How many children have to die before we decide to change? How many mothers have to put their little innocent children in the ground? How many mothers have to say goodbye to their sons and daughters going off to war?
It is so vital to take the time once in a while to give shout outs to these lights, these beacons that have palpably made our lives and often many other lives around them better. Let them know just how pivotal they are to you, and that the world just wouldn't be the same without them.
Every day it seems to become more apparent to me how deeply healing a practice of self-compassion is. During the difficult moments in life at times it seems as if we're wired to have a neural reaction of kicking ourselves while we're down.
No matter how offensive the slander against the Prophet may be, in reality it is not the Prophet who has been bruised, but our own ego. The Prophet neither requests nor needs our protection. It is our ego that feels injured and calls for revenge.
It felt like she had leaned over and stabbed me in the chest with a knife. For three decades, we had been more than sisters: We had been partners in creativity, business, and a force of two against the world.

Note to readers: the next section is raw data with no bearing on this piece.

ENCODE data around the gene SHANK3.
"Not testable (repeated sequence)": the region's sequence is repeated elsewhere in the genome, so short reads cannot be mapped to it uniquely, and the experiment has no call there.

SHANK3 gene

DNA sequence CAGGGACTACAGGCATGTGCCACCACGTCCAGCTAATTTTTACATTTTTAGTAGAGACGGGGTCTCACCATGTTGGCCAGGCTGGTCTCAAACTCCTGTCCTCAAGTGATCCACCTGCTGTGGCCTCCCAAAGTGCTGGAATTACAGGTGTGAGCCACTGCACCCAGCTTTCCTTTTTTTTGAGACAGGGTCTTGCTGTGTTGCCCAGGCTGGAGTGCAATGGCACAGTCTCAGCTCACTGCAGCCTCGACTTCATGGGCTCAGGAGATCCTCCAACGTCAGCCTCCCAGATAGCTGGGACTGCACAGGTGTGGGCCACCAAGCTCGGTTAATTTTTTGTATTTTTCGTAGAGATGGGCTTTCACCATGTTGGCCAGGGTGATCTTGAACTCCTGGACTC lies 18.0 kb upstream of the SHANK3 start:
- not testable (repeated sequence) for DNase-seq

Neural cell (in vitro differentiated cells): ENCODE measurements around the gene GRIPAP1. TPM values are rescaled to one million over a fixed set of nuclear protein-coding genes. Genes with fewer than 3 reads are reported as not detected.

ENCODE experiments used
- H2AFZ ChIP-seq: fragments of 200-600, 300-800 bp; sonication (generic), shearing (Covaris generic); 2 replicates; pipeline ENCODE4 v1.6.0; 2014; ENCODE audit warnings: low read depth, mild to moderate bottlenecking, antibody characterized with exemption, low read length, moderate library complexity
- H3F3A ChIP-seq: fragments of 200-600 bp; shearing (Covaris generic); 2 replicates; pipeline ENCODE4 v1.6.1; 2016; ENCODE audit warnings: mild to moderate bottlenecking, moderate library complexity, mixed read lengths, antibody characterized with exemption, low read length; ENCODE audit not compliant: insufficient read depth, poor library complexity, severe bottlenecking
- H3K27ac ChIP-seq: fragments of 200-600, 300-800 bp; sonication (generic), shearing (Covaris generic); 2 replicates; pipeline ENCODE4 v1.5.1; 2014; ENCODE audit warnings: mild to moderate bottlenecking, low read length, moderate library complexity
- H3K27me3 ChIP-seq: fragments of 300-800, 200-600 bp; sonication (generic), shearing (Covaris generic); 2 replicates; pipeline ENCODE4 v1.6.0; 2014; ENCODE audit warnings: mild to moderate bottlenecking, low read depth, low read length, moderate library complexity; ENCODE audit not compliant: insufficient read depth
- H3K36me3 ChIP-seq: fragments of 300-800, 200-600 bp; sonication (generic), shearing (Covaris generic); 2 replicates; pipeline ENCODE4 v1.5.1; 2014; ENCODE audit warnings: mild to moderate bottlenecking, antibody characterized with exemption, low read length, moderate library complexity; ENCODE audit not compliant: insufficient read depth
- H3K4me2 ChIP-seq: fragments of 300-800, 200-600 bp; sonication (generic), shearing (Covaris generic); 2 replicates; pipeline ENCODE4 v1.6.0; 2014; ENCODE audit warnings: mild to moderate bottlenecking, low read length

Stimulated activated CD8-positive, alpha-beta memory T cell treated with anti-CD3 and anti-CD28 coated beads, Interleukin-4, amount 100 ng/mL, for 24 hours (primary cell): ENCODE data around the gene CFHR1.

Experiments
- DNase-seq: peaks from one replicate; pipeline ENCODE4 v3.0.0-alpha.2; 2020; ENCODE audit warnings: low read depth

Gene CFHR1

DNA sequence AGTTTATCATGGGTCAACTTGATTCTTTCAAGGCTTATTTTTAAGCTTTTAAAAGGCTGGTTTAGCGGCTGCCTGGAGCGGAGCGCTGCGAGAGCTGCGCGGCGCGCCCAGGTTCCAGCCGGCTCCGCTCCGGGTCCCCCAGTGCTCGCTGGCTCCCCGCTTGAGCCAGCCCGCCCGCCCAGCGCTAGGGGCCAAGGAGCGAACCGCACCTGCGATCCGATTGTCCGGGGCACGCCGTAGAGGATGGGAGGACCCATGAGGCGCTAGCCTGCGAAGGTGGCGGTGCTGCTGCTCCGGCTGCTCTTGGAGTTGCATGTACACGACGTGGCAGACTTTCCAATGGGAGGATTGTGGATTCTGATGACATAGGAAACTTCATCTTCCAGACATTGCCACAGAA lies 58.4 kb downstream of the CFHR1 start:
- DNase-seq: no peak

When hearing two competing voices inside me, I've too often listened to the louder one, the more popular one, the more demanding one. Slowly I'm learning to listen more deeply, to listen beyond the clamor, to listen for the quieter voice of knowing.
Two people who have been educated to share love like this might find that experience all lovers search for, that love where two become one. Maybe it's time to make love an educational requirement for us all.
One of the core principles of Tibetan Buddhism is that all phenomena, all experience, is essentially free of enduring, sharply delineated characteristics. We have the potential to experience anything. And anything has the potential to arise within our experience.